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Remember what I was saying about the pricy Iberico de bellota ham? How “[e]very molecule of that meat has been infused with the forest in which that pig forages; the muscle and the fat almost melt on your tongue, leaving behind both a big buttery flavor and an ineffable sense of the Spanish countryside”?
Well, I may need to scratch that.
James McWilliams, over at the Atlantic Food Channel, has been sniffing out a rumor that the acorns that fatten up those prized pigs may not come from Spain, where “weevils, wasps, and moths can take an average 49 percent of a tree’s acorns before they fall.”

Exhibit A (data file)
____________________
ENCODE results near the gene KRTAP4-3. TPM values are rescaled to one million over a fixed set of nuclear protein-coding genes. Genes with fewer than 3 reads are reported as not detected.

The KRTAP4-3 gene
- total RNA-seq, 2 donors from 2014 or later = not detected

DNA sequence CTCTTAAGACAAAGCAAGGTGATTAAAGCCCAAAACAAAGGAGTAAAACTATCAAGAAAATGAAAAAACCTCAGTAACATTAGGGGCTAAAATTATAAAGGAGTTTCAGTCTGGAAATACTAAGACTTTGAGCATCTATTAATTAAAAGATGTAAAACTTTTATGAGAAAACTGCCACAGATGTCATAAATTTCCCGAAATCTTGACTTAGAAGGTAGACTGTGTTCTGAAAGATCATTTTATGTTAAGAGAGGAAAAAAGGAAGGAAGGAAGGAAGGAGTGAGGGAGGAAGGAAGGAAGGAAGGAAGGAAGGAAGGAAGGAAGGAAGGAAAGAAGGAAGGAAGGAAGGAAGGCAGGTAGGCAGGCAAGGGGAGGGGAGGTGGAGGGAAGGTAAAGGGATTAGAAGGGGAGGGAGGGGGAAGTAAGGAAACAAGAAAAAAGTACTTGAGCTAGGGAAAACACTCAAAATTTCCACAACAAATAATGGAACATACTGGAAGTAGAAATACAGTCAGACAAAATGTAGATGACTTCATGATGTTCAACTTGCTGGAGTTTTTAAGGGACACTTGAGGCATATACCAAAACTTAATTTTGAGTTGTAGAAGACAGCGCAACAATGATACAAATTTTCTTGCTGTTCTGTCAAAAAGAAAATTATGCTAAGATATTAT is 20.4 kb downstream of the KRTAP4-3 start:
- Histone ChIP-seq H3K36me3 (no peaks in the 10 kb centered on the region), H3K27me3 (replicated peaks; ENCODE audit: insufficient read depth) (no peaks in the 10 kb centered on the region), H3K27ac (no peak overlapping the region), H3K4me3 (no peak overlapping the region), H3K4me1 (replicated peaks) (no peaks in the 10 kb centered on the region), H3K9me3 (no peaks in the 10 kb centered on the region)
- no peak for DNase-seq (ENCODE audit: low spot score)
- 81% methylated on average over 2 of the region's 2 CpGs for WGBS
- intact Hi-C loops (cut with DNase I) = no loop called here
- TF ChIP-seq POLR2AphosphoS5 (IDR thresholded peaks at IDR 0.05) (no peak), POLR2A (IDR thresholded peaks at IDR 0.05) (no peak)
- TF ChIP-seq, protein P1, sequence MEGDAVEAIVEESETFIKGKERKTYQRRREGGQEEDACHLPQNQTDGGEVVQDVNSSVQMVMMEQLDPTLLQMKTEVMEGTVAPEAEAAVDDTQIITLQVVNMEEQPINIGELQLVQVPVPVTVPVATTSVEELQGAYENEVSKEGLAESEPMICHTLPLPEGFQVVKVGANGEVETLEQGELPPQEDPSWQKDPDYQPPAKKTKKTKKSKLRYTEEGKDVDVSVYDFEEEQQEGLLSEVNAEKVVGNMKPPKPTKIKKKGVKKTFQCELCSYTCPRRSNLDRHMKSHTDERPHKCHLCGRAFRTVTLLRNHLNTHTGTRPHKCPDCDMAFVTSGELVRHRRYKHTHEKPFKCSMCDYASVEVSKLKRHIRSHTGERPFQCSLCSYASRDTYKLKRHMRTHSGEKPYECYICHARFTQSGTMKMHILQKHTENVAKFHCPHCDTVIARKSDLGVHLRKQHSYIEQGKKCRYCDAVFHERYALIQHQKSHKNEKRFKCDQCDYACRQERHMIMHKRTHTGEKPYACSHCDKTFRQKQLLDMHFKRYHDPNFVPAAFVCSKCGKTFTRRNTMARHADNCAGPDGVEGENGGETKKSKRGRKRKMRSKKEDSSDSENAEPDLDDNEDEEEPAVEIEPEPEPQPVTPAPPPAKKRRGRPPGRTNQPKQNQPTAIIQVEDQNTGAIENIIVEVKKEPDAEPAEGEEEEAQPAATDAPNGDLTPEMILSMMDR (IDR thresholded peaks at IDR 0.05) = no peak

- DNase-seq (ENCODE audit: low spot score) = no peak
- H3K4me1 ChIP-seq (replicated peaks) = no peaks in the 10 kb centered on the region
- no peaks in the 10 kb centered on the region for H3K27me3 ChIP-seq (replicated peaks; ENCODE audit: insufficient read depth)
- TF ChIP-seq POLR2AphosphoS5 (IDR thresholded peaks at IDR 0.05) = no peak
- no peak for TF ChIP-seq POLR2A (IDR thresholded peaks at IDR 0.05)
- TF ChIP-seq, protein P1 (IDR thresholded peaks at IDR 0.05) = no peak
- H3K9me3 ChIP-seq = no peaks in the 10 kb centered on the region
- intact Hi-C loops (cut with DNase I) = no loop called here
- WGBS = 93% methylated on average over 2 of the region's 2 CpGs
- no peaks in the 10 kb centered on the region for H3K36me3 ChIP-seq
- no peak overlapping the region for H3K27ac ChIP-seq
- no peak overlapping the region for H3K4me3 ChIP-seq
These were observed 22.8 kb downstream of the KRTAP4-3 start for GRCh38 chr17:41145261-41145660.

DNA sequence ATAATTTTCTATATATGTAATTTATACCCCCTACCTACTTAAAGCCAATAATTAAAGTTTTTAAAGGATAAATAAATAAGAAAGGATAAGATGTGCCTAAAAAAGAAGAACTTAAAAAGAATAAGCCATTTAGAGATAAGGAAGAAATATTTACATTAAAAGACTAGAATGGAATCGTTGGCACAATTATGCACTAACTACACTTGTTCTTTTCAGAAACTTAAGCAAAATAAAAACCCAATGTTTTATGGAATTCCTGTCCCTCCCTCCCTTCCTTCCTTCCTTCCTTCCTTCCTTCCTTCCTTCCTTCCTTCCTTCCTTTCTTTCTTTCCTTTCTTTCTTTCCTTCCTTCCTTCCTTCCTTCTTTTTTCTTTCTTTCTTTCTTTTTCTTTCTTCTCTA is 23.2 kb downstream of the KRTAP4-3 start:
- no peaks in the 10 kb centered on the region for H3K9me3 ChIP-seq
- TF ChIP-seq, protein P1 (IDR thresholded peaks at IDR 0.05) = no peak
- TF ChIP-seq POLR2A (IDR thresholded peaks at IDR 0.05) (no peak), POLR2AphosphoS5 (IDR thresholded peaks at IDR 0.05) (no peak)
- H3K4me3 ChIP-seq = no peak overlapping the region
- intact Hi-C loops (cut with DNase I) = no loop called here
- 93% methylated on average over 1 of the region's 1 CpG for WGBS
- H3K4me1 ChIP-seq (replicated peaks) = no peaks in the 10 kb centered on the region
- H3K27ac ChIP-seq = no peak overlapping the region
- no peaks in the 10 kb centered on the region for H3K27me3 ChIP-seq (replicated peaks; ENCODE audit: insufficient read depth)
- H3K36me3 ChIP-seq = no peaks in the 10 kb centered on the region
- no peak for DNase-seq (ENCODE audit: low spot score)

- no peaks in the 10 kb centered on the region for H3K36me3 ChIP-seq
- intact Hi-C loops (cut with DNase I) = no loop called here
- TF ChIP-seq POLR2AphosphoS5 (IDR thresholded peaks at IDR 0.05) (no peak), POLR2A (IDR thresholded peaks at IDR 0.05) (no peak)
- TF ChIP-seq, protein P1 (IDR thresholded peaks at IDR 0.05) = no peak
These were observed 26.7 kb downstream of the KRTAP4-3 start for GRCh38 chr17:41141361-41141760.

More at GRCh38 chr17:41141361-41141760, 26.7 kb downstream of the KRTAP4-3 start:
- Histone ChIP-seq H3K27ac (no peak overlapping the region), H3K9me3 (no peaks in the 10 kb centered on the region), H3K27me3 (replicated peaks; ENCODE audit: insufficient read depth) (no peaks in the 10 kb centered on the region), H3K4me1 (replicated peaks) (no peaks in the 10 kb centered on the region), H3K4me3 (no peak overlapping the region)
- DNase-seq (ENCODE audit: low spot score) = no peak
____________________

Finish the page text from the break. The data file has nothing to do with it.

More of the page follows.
To answer my question, I called Heath Putnam, founder and owner of Wooly Pigs Farms, which produces niche European pork in Washington State. Putnam believes that at least some acorns consumed by Iberico pigs are imported to western Spain, most likely from Tunisia or Turkey. A Spanish newspaper report supports his claim. Futher backup comes from Viktor Nordstrom, a student of Iberico production, who has gone so far as to suggest that Spanish producers might soon be importing acorns from the United States.
Needless to say, the charge is huge, challenging nothing less than the core identity of Iberico de bellota. Indeed, the image of rampant Iberico pigs living in a state of nature is, well, rampant. Just as much as they value its taste, consumers value the image of Iberico pigs eating a diet provided entirely by nature under all-natural conditions. Google up “free range” and “Iberico” and you’ll get the point.
Iberico producers deny the charge. But you know that someone will ultimately learn the truth, one way or another.